The semiconductor industry is currently adopting scatterometry for line shape metrology, providing statistically valid average values for large numbers of increasingly smaller features. Recent technological advances have demonstrated scatterometry to be a viable solution for fast nondestructive in-line process control and monitoring for extreme ultraviolet lithography in electronic circuit fabrication (Li et al. 2013).
Instruments are commercially available for the semiconductor industry, but they are highly expensive and only target large production facilities.
With the development in nano-texturing of surfaces with materials other than semiconductors, scatterometry has found applications in fields from microfluidic channels (Calaon et al. 2015) to roll-to-roll applications (Petrik et al. 2014). Scatterometry has recently been used for in-line optical critical dimension quantification of injection molded nanostructures on transparent polymer surfaces (Madsen et al. 2017). Quantification of replication fidelity between master geometries and polymer structures can be used as direct feedback for continuous quality control of injection molded production of nanostructured products. Scatterometers can characterize the critical geometries of different nanostructures with an accuracy of a few nanometers in less than a second for single acquisitions.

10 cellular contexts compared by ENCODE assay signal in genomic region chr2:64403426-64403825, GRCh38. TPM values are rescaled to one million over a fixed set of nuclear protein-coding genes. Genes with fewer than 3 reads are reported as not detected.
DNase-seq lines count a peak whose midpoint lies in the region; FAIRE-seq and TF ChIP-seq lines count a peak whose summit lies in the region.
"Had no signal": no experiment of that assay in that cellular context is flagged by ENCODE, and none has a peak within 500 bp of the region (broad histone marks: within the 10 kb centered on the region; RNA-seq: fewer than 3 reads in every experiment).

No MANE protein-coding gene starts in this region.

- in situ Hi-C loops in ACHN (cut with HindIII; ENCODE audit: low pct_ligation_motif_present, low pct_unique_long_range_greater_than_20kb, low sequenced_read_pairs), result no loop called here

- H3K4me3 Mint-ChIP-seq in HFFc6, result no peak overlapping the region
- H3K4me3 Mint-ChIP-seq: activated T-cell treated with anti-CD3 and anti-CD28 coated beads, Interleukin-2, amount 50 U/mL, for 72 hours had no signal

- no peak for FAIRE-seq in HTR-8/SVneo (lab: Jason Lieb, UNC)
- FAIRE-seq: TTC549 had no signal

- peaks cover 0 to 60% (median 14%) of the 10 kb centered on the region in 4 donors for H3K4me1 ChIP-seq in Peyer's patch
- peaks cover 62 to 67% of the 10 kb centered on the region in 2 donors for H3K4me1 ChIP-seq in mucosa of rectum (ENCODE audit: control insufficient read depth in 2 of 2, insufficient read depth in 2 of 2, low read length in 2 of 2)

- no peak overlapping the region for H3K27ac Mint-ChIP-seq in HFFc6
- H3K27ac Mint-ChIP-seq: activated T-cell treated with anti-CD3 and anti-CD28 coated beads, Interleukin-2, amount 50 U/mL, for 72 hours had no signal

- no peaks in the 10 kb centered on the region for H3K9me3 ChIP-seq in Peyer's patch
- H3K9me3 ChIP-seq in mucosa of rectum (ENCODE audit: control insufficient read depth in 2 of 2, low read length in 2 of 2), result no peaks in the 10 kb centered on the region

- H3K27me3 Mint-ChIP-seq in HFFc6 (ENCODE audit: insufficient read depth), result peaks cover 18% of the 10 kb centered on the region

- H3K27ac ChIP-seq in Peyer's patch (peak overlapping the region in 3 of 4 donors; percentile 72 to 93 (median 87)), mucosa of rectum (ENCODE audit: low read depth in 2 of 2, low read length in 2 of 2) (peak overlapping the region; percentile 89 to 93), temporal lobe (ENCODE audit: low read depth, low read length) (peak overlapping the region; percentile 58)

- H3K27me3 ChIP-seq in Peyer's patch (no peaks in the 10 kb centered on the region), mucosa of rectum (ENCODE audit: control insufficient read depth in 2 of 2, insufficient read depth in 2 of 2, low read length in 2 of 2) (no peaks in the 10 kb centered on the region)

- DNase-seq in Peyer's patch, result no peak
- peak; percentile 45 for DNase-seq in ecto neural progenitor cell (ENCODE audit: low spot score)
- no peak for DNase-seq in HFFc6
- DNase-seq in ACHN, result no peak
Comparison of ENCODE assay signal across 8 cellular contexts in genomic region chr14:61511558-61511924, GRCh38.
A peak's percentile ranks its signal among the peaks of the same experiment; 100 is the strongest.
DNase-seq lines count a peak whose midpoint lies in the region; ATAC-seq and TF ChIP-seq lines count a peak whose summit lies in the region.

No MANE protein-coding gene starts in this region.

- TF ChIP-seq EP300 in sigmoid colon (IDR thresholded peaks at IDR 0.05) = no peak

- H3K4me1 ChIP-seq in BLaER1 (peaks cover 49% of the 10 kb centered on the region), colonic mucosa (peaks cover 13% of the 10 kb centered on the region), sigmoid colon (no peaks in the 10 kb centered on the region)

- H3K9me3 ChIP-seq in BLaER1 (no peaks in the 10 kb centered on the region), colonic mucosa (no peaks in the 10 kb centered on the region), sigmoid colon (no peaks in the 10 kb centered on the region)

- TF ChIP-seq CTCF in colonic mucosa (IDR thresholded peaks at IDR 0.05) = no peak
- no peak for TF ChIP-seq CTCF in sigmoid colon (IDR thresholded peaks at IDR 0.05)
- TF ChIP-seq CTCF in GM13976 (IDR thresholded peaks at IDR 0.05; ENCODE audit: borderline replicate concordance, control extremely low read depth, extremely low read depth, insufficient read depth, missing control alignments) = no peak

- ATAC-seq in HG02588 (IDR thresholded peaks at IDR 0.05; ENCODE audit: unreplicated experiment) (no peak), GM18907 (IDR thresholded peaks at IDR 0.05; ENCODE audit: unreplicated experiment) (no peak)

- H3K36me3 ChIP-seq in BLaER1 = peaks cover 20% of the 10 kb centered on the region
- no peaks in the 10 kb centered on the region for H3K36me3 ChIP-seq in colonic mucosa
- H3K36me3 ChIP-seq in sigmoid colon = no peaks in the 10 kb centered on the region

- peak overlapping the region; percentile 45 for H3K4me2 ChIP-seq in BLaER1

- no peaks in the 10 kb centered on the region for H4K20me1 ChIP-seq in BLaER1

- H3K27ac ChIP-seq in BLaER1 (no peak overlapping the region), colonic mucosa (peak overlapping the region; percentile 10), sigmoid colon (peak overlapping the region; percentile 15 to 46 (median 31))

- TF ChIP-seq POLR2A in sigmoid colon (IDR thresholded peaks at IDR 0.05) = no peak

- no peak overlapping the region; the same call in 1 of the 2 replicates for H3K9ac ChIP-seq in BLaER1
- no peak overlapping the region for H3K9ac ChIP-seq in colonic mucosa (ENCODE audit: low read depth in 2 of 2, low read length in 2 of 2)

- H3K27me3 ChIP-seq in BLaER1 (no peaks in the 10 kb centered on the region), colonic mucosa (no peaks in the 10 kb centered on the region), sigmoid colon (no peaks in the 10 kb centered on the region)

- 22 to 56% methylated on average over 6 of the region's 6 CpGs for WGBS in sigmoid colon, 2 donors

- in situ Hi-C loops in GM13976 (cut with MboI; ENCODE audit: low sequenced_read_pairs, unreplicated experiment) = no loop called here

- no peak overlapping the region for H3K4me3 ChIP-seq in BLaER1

Scatterometers can be divided into two main categories: (1) those that scan the incoming and/or outgoing angles, referred to as “angular scatterometers,” and (2) those that scan a range of wavelengths, referred to as “spectroscopic scatterometers.”
The simplest scatterometer comprises a static setup with the incoming beam and detector kept at fixed angles, limiting the intensity measurement acquisition to a single diffraction order (Kleinknecht and Meier 1978). Due to its simplicity, this setup is suitable for in-process characterization.
Spectroscopic scatterometry scans the wavelength of the incoming light, filtered at the detector side with, for example, a spectrometer. Specular reflection is studied, instead of the first (and higher) orders of the diffracted light. In the simple configuration (Fig. 2 right), both the light source and the detector are positioned normal to the sample. The setup of the normal incidence configuration, without any moving parts, provides simple alignment and good vibration isolation properties. The possibility of imaging specific areas of interest has been demonstrated by building a scatterometer into a conventional optical microscope (Madsen et al. 2015).